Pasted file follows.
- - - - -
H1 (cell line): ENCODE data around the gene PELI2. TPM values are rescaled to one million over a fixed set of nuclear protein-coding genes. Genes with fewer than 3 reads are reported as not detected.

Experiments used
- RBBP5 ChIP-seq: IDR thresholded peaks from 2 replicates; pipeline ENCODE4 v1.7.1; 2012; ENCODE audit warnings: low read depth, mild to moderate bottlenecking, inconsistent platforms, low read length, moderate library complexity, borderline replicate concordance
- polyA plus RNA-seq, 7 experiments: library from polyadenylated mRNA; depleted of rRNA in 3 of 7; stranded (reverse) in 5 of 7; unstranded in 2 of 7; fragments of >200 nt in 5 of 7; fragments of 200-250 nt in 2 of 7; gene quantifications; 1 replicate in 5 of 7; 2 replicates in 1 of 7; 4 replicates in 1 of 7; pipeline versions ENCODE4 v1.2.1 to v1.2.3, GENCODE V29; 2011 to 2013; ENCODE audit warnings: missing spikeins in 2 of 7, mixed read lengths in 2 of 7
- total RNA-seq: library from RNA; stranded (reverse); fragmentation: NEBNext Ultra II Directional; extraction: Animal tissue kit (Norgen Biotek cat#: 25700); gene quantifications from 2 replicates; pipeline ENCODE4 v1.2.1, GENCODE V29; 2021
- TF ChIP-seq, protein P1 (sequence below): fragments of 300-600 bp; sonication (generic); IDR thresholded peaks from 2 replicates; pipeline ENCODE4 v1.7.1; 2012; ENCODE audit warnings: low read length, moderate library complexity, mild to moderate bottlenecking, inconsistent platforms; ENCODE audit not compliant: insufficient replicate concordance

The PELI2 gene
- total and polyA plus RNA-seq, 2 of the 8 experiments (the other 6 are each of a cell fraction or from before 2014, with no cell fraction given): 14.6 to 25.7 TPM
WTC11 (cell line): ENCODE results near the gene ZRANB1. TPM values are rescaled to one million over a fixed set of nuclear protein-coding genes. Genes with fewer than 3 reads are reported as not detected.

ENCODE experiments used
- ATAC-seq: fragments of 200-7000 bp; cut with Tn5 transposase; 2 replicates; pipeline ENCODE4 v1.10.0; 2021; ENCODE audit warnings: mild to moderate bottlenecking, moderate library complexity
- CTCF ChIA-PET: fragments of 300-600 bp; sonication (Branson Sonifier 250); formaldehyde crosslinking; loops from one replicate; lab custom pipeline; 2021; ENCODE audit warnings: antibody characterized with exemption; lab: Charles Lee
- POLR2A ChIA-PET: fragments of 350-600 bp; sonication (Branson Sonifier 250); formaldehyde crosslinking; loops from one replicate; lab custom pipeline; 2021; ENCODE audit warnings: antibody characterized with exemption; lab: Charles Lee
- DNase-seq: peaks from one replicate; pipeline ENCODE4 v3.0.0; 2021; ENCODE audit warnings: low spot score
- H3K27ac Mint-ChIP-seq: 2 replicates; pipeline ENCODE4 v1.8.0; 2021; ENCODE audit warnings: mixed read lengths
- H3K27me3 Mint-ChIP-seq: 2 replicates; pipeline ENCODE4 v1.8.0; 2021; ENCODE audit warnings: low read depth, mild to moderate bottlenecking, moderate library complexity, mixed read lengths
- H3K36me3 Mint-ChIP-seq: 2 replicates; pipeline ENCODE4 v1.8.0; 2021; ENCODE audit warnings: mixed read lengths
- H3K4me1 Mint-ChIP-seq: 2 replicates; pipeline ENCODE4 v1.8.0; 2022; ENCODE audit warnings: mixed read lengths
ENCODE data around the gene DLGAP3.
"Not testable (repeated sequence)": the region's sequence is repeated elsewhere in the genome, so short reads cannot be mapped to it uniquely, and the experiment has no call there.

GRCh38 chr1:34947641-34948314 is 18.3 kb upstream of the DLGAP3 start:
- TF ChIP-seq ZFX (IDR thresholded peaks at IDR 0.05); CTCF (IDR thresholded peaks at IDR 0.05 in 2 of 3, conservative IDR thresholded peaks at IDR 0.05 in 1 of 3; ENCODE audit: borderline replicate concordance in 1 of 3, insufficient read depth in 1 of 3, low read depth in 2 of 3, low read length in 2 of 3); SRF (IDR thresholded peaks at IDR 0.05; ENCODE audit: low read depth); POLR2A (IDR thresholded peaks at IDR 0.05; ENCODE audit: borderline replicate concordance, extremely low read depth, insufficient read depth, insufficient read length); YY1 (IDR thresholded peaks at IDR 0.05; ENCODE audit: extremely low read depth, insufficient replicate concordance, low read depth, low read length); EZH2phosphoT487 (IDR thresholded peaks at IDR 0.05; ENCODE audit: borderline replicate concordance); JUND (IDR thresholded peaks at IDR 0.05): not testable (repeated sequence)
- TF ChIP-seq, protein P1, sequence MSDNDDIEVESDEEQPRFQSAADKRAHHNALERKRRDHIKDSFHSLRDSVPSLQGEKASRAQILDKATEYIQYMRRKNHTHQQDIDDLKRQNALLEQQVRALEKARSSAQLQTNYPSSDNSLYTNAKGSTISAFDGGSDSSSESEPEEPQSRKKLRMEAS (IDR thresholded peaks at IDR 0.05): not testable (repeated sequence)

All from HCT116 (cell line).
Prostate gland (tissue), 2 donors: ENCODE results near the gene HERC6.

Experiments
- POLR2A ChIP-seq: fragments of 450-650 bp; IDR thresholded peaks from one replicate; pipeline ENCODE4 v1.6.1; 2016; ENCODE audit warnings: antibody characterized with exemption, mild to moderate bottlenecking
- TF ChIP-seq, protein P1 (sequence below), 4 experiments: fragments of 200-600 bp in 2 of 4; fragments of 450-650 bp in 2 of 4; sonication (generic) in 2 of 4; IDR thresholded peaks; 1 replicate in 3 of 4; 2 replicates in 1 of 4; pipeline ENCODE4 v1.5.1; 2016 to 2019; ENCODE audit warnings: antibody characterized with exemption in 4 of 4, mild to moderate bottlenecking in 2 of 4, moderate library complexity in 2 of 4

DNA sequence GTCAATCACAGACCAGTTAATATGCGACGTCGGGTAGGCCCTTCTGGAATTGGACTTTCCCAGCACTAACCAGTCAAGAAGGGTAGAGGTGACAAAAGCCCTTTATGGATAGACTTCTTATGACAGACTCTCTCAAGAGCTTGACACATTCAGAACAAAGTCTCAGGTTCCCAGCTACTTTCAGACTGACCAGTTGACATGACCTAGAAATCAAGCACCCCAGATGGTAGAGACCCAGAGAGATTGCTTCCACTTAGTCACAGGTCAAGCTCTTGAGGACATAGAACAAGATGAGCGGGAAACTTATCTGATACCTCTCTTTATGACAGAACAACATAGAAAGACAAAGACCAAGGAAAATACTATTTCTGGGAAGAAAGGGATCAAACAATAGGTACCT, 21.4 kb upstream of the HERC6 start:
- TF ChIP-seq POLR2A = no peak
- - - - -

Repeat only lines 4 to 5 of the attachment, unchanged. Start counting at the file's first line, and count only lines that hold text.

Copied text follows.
- polyA plus RNA-seq, 7 experiments: library from polyadenylated mRNA; depleted of rRNA in 3 of 7; stranded (reverse) in 5 of 7; unstranded in 2 of 7; fragments of >200 nt in 5 of 7; fragments of 200-250 nt in 2 of 7; gene quantifications; 1 replicate in 5 of 7; 2 replicates in 1 of 7; 4 replicates in 1 of 7; pipeline versions ENCODE4 v1.2.1 to v1.2.3, GENCODE V29; 2011 to 2013; ENCODE audit warnings: missing spikeins in 2 of 7, mixed read lengths in 2 of 7
- total RNA-seq: library from RNA; stranded (reverse); fragmentation: NEBNext Ultra II Directional; extraction: Animal tissue kit (Norgen Biotek cat#: 25700); gene quantifications from 2 replicates; pipeline ENCODE4 v1.2.1, GENCODE V29; 2021